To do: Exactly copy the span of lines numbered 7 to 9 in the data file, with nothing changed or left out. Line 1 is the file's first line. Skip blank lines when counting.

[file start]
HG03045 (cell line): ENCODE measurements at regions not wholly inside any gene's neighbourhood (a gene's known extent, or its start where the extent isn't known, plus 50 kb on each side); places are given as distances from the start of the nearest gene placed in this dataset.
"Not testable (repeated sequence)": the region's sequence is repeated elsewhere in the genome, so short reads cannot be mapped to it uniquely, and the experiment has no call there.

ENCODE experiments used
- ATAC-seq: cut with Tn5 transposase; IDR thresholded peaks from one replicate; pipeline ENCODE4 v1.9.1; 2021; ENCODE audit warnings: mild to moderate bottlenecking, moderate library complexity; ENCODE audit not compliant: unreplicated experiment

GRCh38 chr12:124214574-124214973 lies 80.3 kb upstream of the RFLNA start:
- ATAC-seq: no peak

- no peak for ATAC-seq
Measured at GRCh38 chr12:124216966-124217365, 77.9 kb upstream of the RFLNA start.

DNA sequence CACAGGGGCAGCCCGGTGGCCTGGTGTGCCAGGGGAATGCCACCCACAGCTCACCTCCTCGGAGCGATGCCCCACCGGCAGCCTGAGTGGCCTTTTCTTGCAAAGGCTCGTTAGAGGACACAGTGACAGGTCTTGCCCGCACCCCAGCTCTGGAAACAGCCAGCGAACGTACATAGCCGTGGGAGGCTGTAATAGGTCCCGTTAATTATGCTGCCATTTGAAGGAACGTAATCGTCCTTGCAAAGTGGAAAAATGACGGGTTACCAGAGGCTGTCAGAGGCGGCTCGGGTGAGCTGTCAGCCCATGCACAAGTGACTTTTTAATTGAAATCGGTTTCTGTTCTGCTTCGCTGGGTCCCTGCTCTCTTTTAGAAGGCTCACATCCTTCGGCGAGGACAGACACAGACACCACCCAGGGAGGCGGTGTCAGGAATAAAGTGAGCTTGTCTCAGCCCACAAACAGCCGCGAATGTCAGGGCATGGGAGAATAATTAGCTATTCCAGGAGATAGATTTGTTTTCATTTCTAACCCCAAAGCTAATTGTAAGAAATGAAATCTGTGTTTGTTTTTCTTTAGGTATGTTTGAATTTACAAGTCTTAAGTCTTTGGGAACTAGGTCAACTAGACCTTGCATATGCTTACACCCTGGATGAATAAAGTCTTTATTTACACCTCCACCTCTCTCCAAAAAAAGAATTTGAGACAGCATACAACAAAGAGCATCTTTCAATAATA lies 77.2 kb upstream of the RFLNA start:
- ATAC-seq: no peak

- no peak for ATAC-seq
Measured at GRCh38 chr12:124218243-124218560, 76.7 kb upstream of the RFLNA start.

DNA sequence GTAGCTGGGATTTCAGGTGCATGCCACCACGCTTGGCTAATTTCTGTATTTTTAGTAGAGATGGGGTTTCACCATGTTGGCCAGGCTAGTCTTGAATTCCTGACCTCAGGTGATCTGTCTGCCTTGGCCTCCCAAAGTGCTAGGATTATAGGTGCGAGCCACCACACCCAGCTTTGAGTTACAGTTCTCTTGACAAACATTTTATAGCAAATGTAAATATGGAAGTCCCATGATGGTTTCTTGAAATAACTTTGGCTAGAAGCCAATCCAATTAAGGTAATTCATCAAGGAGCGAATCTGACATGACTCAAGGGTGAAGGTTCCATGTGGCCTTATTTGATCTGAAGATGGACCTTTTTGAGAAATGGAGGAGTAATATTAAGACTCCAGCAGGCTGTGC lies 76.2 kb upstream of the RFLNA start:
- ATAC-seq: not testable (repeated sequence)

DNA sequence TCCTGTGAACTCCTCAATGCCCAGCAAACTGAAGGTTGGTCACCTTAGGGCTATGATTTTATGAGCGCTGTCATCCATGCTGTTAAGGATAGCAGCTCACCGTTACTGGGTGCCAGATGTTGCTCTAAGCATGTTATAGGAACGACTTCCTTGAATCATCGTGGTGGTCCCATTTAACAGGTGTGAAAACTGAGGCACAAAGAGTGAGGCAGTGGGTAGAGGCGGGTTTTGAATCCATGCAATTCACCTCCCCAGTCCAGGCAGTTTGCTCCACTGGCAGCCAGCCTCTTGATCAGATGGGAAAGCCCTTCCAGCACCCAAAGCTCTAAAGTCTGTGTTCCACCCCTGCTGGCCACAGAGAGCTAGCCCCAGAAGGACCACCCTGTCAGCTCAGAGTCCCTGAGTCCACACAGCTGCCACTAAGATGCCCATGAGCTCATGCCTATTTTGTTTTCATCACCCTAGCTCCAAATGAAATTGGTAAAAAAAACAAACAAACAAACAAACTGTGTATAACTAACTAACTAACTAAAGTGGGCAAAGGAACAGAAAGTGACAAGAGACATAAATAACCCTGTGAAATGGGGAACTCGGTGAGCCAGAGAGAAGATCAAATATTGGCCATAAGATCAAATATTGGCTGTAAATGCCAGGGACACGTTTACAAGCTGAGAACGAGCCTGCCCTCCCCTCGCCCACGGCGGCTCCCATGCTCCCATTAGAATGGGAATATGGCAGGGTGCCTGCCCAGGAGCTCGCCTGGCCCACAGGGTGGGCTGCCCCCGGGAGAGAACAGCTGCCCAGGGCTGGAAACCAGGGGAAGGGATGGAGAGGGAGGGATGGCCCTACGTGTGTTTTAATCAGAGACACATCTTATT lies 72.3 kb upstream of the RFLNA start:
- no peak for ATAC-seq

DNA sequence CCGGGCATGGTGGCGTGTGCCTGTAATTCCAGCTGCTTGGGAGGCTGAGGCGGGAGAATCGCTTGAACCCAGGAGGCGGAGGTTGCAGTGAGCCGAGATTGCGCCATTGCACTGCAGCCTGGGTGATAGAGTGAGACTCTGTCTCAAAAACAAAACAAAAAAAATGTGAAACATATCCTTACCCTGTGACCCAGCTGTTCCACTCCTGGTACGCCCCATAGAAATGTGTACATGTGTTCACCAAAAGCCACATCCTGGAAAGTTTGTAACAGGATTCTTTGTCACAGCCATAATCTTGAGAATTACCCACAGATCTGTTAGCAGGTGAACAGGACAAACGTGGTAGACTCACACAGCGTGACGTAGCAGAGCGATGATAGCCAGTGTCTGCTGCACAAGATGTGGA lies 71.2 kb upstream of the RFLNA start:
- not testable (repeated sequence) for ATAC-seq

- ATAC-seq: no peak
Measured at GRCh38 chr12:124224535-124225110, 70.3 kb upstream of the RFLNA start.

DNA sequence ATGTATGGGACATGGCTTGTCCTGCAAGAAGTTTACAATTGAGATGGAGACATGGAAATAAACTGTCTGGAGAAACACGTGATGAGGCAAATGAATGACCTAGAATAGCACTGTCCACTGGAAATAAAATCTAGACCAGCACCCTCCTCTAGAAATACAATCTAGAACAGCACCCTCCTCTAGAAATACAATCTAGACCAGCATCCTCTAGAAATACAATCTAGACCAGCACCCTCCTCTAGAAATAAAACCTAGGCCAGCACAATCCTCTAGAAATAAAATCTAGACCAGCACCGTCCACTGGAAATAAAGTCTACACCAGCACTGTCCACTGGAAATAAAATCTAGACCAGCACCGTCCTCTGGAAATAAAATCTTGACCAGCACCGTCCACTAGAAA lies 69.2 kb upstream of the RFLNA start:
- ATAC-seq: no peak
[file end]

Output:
- no peak for ATAC-seq
Measured at GRCh38 chr12:124216966-124217365, 77.9 kb upstream of the RFLNA start.

DNA sequence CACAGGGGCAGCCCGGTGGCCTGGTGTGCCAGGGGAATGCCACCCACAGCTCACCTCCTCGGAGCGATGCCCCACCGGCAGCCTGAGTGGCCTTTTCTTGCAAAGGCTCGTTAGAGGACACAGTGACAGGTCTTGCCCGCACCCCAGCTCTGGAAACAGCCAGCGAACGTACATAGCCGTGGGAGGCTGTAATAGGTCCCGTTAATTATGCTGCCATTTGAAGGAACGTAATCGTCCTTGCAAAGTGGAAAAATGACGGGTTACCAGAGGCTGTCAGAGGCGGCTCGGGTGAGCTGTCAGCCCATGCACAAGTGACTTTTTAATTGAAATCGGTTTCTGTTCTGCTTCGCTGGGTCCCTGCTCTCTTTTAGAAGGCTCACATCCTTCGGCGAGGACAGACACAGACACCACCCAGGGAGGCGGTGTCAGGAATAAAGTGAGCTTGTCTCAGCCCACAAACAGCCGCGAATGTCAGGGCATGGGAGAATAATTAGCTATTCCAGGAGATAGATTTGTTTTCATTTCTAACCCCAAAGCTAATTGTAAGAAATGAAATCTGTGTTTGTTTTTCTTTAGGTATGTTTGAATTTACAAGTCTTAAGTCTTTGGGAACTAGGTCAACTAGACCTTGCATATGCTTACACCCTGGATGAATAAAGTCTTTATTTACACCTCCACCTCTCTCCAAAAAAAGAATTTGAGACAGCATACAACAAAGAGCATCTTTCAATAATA lies 77.2 kb upstream of the RFLNA start: